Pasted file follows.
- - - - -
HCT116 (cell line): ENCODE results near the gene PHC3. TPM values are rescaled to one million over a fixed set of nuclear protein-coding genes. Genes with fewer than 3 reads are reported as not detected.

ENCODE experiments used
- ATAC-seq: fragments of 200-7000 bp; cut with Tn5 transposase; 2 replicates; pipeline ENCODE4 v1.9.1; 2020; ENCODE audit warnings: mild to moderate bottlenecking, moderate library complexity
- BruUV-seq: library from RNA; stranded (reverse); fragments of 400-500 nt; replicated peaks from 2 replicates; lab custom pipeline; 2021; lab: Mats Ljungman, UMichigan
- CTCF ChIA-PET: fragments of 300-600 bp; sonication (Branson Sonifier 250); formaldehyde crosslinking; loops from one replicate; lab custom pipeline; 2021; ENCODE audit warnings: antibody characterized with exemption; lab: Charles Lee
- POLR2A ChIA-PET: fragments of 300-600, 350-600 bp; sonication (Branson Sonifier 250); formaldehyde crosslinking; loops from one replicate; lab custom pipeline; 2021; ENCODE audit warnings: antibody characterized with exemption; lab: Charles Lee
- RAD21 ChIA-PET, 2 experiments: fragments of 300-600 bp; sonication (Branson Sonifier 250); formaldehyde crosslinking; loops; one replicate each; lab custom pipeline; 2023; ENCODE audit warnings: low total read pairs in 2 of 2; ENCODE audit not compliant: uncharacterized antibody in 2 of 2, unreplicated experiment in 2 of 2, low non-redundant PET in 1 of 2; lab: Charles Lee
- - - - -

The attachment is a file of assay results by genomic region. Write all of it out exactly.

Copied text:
HCT116 (cell line): ENCODE results near the gene PHC3. TPM values are rescaled to one million over a fixed set of nuclear protein-coding genes. Genes with fewer than 3 reads are reported as not detected.

ENCODE experiments used
- ATAC-seq: fragments of 200-7000 bp; cut with Tn5 transposase; 2 replicates; pipeline ENCODE4 v1.9.1; 2020; ENCODE audit warnings: mild to moderate bottlenecking, moderate library complexity
- BruUV-seq: library from RNA; stranded (reverse); fragments of 400-500 nt; replicated peaks from 2 replicates; lab custom pipeline; 2021; lab: Mats Ljungman, UMichigan
- CTCF ChIA-PET: fragments of 300-600 bp; sonication (Branson Sonifier 250); formaldehyde crosslinking; loops from one replicate; lab custom pipeline; 2021; ENCODE audit warnings: antibody characterized with exemption; lab: Charles Lee
- POLR2A ChIA-PET: fragments of 300-600, 350-600 bp; sonication (Branson Sonifier 250); formaldehyde crosslinking; loops from one replicate; lab custom pipeline; 2021; ENCODE audit warnings: antibody characterized with exemption; lab: Charles Lee
- RAD21 ChIA-PET, 2 experiments: fragments of 300-600 bp; sonication (Branson Sonifier 250); formaldehyde crosslinking; loops; one replicate each; lab custom pipeline; 2023; ENCODE audit warnings: low total read pairs in 2 of 2; ENCODE audit not compliant: uncharacterized antibody in 2 of 2, unreplicated experiment in 2 of 2, low non-redundant PET in 1 of 2; lab: Charles Lee